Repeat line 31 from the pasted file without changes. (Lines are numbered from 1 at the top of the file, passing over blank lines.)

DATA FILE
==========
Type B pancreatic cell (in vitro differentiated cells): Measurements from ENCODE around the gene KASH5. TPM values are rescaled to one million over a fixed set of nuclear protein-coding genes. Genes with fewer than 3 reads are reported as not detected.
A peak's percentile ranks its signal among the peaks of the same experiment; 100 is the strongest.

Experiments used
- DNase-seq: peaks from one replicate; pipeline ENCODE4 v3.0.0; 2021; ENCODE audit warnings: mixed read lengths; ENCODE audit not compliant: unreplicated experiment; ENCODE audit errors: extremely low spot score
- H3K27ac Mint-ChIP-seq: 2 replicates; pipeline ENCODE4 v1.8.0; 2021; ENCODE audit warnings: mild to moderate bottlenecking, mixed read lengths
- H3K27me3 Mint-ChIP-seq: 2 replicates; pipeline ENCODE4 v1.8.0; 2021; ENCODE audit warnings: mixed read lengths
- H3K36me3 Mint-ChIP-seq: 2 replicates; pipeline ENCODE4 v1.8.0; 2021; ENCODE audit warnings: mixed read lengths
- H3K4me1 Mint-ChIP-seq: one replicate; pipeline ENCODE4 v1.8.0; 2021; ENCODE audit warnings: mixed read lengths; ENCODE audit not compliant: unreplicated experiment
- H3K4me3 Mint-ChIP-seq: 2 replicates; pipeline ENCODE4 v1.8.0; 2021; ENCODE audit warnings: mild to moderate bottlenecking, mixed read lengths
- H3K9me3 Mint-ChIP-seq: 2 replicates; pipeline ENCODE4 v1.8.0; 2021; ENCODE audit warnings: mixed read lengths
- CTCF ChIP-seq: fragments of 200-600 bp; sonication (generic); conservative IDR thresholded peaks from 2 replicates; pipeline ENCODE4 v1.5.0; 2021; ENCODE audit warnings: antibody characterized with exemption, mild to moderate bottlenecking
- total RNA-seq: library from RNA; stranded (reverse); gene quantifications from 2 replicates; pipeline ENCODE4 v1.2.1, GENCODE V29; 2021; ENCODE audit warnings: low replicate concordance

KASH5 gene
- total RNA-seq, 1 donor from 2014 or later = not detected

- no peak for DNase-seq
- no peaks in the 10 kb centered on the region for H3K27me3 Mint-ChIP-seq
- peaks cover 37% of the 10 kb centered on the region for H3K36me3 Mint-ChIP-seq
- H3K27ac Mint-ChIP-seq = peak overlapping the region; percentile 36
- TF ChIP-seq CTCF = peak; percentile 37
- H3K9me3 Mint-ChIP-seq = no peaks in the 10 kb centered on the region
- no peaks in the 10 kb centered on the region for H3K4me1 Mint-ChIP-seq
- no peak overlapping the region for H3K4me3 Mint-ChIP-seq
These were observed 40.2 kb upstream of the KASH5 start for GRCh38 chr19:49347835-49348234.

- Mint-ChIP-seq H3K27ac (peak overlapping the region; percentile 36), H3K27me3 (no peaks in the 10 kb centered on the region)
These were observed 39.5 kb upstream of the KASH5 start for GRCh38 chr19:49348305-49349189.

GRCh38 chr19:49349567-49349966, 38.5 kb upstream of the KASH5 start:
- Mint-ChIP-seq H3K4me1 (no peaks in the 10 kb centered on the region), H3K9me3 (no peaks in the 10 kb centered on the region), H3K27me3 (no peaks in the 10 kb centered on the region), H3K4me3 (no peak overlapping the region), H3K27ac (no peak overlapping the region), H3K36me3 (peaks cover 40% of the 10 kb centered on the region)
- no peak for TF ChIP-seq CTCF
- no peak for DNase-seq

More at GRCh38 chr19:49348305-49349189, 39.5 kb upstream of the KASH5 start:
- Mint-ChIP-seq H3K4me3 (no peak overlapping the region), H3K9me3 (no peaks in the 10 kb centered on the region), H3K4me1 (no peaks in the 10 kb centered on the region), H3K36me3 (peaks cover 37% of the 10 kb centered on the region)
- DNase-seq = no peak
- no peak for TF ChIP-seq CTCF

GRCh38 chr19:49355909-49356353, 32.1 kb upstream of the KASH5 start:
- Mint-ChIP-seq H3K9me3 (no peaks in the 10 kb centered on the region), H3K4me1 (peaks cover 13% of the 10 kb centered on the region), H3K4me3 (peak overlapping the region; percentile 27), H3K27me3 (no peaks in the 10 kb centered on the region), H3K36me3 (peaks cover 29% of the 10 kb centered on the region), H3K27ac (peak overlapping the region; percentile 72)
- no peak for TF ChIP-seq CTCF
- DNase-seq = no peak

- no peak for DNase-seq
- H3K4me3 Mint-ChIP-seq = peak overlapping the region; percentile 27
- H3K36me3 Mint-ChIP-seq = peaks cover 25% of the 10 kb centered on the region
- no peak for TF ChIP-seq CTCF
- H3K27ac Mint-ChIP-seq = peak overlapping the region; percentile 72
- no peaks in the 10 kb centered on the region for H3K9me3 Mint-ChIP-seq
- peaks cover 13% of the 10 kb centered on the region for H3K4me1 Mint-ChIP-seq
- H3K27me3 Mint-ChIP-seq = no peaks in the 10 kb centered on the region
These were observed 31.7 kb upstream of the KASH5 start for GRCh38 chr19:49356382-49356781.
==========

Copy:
- Mint-ChIP-seq H3K4me3 (no peak overlapping the region), H3K9me3 (no peaks in the 10 kb centered on the region), H3K4me1 (no peaks in the 10 kb centered on the region), H3K36me3 (peaks cover 37% of the 10 kb centered on the region)